As a strategy to attract and retain new talent, Belgian companies are increasingly offering their employees performance bonuses in the form of stock options and shares. If an employee’s Belgian company is part of a larger international affiliation, it’s common for those stock and share options to be paid by the foreign parent company. Under previous legislation, that form of remuneration, was not subject to withholding and reporting legislation: under the new legislation, however, those rules have changed.
On 22 March 2019, the Belgian State Gazette published the new Law regarding the reporting and withholding of remuneration paid by foreign affiliated parent companies to employees. The Law changes employers’ tax obligations: specifically, it introduces a requirement to withhold tax on that income at source, and report it to the Belgian Tax Authority.
If you are an employer in Belgium, now is the time to make sure your company and your payroll, are compliant with the new rules.
What are the new withholding rules?
The new legislation retroactively affects all taxable remuneration (paid by foreign affiliates or parent companies) from 1 March 2019. From that date, employers must withhold and tax that category of remuneration via their payroll, and declare it on a monthly basis. The rules apply even if the Belgian company does not allocate the relevant benefits or remuneration itself.
Foreign remuneration paid prior to 1 March 2019 is not affected by the new withholding rules, but foreign taxable benefits will need to be reported for the 2019 tax year.
What are the new reporting rules?
All remuneration received by employees in 2019, including foreign affiliated granted benefits and remuneration, must be reported on the 2019 salary statement by employers - specifically via Form 281. Employees use Form 281 to file their own annual returns to the tax authority.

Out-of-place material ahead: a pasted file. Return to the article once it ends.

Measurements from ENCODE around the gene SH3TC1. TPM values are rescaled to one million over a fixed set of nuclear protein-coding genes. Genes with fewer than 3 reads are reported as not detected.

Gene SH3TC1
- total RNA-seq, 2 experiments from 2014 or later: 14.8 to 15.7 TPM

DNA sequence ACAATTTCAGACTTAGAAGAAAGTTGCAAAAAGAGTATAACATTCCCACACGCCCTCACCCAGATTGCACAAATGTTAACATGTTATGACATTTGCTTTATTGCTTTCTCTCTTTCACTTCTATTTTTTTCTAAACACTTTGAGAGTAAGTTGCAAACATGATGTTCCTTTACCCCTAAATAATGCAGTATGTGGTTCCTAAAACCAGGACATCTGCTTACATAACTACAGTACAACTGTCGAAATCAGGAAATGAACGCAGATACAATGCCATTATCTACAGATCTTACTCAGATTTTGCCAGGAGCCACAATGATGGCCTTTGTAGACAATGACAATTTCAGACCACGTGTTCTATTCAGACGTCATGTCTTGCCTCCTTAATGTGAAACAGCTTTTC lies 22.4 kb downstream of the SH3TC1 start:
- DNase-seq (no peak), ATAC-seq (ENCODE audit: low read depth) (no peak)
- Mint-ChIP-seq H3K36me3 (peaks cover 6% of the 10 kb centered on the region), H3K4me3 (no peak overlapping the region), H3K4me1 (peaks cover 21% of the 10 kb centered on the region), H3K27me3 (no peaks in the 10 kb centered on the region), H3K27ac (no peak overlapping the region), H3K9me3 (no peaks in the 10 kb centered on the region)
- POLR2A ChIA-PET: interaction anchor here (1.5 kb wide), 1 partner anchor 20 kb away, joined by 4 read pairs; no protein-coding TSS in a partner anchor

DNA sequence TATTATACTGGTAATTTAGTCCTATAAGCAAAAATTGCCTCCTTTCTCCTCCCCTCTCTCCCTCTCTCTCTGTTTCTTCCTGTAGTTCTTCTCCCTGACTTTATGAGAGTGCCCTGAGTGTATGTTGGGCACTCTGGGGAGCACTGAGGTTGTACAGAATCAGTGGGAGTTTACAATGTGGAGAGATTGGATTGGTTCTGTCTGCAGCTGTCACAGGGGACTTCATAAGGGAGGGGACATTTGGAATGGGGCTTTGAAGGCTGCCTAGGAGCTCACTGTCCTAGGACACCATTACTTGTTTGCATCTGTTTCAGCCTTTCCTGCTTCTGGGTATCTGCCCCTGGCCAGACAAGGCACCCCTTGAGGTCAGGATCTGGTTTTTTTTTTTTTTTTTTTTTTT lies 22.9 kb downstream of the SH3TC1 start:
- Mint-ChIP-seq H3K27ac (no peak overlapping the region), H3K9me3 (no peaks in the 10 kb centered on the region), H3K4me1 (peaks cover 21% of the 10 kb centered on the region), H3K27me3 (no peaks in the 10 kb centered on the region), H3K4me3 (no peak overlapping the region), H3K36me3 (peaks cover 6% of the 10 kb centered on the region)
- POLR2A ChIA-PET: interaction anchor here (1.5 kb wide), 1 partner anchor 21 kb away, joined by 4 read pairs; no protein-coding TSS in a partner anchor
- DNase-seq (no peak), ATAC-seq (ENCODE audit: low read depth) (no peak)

What about social security on foreign remuneration?
Up to Q3 2018, Belgian law did not define employee’s benefits as ‘salary’ if they were not chargeable to employers in a legal or financial sense - and therefore did not charge social security on them. Since benefits from foreign affiliates effectively ‘bypassed’ employers, they were similarly exempt from social security charges.
From Q3 2018, Belgium’s National Social Security Office (NSSO) has ruled that social security is due on all benefits received by employees, including those granted by foriegn affiliates, regardless of any intervention (or lack of) from their Belgian employer. While some observers argue that the law is poorly defined, as of March 2019 it remains in effect and employers must ensure compliance.
What are the penalties for non-compliance?
The Belgian Tax Authority will enforce the new withholding and reporting rules in 2019. The penalty for employers not in compliance is 10% of all incorrectly reported remuneration and benefits. That penalty is waived, however, if employers can prove that the remuneration has been included in the employee’s income tax return (and has therefore been taxed).
It’s worth bearing in mind that double taxation agreements may prevent Belgium levying taxes on certain foreign benefits and remuneration.
What should I do now?
Since the new law relates to foreign affiliates or parent companies, employers in Belgium should make sure those entities are aware of the changes, and factor that into their bonus payments. Steps should be taken to ensure internal payroll departments are also up to speed and, if employers use a payroll company, it’s important to make sure they are also aware of remuneration granted to employees by foreign affiliates.
To learn more about Belgian tax and social security laws, browse our dedicated Global Insight Guide to Belgium.